This week Scott Morrison invoked John Howard’s famous dictum “We will decide who comes to this country and the manner in which they come.” We should decide whether to turn back boats filled with asylum seekers and we should decide who gets a visa granting them the right to enter and live in Australia.
The right to determine who enters your country and under what conditions is one of the fundamental assertions of national sovereignty, and 99.9% of the time it does and should hold true. There is one occasion it doesn’t and shouldn’t: when people are fleeing persecution. International law provides that when a person is fleeing persecution they have a right to show up to any country and seek protection, and once satisfied their claim is genuine, the receiving country should provide protection.
There is a simple reason for this provision: without it people get killed. This is the extreme circumstance that the international community has decided trumps national sovereignty. And Australia is part of that international community and a signatory to the conventions that describe these principles.
To insist that we welcome those fleeing persecution is not ceding our sovereignty to Geneva (i.e. the UN) as Mr Morrison suggests but a recognition that we have already agreed there are rare circumstances in which we don’t and shouldn’t get to decide who comes to our country and the circumstances under which they come.
Sometimes we don’t get to decide who comes to this country http://t.co/nVzpF6zVnZ
And to refuse sanctuary to people fleeing persecution is unaustralian. They more than anyone deserve a fair go.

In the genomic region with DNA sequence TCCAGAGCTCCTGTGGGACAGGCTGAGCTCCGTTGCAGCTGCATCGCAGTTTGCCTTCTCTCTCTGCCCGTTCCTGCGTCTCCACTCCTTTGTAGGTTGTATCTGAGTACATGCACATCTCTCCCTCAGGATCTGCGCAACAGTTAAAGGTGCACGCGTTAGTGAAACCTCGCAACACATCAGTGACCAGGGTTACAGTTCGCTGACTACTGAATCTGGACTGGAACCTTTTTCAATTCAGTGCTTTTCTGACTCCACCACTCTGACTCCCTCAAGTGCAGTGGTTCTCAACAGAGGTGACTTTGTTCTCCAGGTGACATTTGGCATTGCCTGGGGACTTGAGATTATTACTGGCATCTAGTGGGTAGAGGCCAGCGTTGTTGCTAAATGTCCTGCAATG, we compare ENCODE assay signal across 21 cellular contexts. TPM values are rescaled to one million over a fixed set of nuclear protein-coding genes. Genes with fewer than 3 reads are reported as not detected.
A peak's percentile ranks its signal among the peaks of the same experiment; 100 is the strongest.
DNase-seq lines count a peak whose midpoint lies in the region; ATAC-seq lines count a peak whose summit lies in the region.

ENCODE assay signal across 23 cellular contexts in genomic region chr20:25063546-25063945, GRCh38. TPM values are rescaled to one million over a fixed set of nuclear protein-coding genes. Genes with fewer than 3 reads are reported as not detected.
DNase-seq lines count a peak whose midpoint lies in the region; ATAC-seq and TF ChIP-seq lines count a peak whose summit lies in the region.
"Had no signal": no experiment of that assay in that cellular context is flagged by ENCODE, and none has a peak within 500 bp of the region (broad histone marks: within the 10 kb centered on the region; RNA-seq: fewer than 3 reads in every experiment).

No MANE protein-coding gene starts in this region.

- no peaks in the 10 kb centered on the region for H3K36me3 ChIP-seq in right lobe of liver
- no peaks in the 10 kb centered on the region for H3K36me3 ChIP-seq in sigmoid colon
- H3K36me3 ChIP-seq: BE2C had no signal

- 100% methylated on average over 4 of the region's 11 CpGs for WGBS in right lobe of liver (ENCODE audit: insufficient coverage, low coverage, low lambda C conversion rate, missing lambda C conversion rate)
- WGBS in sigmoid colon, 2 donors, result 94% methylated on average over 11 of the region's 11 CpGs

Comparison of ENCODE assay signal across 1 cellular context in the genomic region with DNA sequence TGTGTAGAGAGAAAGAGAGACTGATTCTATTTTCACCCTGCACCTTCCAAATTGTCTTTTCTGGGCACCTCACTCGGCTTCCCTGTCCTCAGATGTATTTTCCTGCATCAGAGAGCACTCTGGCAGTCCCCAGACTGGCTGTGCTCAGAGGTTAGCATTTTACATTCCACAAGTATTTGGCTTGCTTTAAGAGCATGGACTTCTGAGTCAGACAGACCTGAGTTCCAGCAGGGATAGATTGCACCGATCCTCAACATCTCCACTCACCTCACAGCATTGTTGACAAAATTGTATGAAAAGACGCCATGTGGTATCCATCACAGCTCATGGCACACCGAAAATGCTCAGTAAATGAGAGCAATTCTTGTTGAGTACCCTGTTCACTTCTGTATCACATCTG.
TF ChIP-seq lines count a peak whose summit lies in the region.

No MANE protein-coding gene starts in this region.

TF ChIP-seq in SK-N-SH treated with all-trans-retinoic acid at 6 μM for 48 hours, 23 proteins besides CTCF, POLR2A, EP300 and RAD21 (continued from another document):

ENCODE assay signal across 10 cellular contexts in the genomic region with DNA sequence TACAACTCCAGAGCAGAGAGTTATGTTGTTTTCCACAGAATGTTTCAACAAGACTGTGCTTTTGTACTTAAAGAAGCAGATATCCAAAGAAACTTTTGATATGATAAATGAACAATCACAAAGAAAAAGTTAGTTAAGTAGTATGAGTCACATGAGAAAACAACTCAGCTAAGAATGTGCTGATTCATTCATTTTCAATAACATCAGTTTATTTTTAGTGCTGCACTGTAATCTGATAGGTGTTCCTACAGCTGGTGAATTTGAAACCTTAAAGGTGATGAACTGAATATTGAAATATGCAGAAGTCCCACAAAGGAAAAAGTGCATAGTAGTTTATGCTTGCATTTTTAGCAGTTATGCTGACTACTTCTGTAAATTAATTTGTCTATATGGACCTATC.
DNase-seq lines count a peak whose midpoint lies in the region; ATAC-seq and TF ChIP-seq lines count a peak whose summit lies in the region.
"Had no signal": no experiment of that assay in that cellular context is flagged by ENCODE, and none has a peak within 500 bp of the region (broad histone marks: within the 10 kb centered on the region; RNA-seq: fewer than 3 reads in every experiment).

I’m not sure that we should have that much say all the time. We belong to Australia – we are it’s citizens not the other way around. We don’t own this country, it owns us. I know this way too simplistic, but I hate the fact that wealthy people (by world standards) believe they have an inherent right to protect their wealth by refusing entry to people who may not be able to enhance an already wealthy country’s financial or economic position and think giving $40 a month is the answer to an enormous selfish problem of the western world.… Read more »
We have a duty of care to democracy, to ensure that the people have well informed with factually based options on which to make their decisions. Truth is at the core of Democracy. Some participants in our recent election have chosen to divide inflame and misinform, thereby failing in their duty of care towards democracy through acts or omissions that could reasonably be seen likely to damage the very fabric of our democratic institutions. A fog of lies and confusion turned many away from a dreary mess of slogans and exhortations. To such an extent, that 1 million voters did… Read more »